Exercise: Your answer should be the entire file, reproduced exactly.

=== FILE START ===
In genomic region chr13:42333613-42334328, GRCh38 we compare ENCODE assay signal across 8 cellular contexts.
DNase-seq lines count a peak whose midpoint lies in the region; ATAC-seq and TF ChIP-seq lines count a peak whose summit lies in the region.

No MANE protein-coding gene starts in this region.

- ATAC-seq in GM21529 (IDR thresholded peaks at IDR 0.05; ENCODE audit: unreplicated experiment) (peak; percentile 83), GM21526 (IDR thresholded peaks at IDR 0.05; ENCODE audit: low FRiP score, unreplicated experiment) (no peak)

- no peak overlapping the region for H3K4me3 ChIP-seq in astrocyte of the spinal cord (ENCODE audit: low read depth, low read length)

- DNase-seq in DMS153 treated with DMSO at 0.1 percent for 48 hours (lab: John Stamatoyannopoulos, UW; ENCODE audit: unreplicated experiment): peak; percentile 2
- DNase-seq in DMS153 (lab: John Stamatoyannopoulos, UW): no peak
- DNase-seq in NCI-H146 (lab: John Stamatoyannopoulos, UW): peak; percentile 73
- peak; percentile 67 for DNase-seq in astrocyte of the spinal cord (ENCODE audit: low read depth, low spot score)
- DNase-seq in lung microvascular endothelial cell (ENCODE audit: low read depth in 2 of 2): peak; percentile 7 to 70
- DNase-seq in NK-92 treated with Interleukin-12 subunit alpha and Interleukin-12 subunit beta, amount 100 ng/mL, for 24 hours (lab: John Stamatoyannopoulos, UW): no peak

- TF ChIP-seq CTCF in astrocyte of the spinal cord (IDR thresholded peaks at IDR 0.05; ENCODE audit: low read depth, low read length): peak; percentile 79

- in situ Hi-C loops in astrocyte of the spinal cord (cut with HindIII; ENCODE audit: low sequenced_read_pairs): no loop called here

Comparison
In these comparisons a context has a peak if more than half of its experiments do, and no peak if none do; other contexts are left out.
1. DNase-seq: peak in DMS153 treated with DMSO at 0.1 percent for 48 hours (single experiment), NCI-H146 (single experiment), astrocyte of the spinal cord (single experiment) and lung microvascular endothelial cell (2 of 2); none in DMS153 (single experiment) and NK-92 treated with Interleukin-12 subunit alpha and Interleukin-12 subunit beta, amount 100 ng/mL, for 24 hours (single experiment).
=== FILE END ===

In genomic region chr13:42333613-42334328, GRCh38 we compare ENCODE assay signal across 8 cellular contexts.
DNase-seq lines count a peak whose midpoint lies in the region; ATAC-seq and TF ChIP-seq lines count a peak whose summit lies in the region.

No MANE protein-coding gene starts in this region.

- ATAC-seq in GM21529 (IDR thresholded peaks at IDR 0.05; ENCODE audit: unreplicated experiment) (peak; percentile 83), GM21526 (IDR thresholded peaks at IDR 0.05; ENCODE audit: low FRiP score, unreplicated experiment) (no peak)

- no peak overlapping the region for H3K4me3 ChIP-seq in astrocyte of the spinal cord (ENCODE audit: low read depth, low read length)

- DNase-seq in DMS153 treated with DMSO at 0.1 percent for 48 hours (lab: John Stamatoyannopoulos, UW; ENCODE audit: unreplicated experiment): peak; percentile 2
- DNase-seq in DMS153 (lab: John Stamatoyannopoulos, UW): no peak
- DNase-seq in NCI-H146 (lab: John Stamatoyannopoulos, UW): peak; percentile 73
- peak; percentile 67 for DNase-seq in astrocyte of the spinal cord (ENCODE audit: low read depth, low spot score)
- DNase-seq in lung microvascular endothelial cell (ENCODE audit: low read depth in 2 of 2): peak; percentile 7 to 70
- DNase-seq in NK-92 treated with Interleukin-12 subunit alpha and Interleukin-12 subunit beta, amount 100 ng/mL, for 24 hours (lab: John Stamatoyannopoulos, UW): no peak

- TF ChIP-seq CTCF in astrocyte of the spinal cord (IDR thresholded peaks at IDR 0.05; ENCODE audit: low read depth, low read length): peak; percentile 79

- in situ Hi-C loops in astrocyte of the spinal cord (cut with HindIII; ENCODE audit: low sequenced_read_pairs): no loop called here

Comparison
In these comparisons a context has a peak if more than half of its experiments do, and no peak if none do; other contexts are left out.
1. DNase-seq: peak in DMS153 treated with DMSO at 0.1 percent for 48 hours (single experiment), NCI-H146 (single experiment), astrocyte of the spinal cord (single experiment) and lung microvascular endothelial cell (2 of 2); none in DMS153 (single experiment) and NK-92 treated with Interleukin-12 subunit alpha and Interleukin-12 subunit beta, amount 100 ng/mL, for 24 hours (single experiment).